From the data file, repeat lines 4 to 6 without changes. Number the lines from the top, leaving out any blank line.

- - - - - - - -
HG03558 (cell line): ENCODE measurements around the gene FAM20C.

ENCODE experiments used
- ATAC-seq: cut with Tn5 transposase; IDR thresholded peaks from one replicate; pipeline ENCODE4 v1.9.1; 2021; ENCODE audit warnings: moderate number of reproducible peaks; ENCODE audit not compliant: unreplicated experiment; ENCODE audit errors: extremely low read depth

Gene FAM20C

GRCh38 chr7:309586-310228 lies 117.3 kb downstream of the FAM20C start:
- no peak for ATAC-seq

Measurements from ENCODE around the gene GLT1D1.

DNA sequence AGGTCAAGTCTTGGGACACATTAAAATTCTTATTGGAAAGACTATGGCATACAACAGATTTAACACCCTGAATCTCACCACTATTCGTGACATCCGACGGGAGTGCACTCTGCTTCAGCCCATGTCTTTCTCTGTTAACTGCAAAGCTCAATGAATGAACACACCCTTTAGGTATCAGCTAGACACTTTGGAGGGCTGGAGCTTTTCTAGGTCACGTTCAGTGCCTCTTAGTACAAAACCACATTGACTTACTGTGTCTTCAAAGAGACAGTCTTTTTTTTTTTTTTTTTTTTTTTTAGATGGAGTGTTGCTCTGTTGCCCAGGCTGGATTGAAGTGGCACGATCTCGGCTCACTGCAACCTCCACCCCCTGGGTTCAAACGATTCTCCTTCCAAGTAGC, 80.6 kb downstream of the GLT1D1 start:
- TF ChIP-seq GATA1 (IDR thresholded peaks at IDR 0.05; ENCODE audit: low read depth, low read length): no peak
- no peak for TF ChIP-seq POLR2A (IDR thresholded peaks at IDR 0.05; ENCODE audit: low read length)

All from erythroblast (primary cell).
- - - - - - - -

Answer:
Gene FAM20C

GRCh38 chr7:309586-310228 lies 117.3 kb downstream of the FAM20C start:
- no peak for ATAC-seq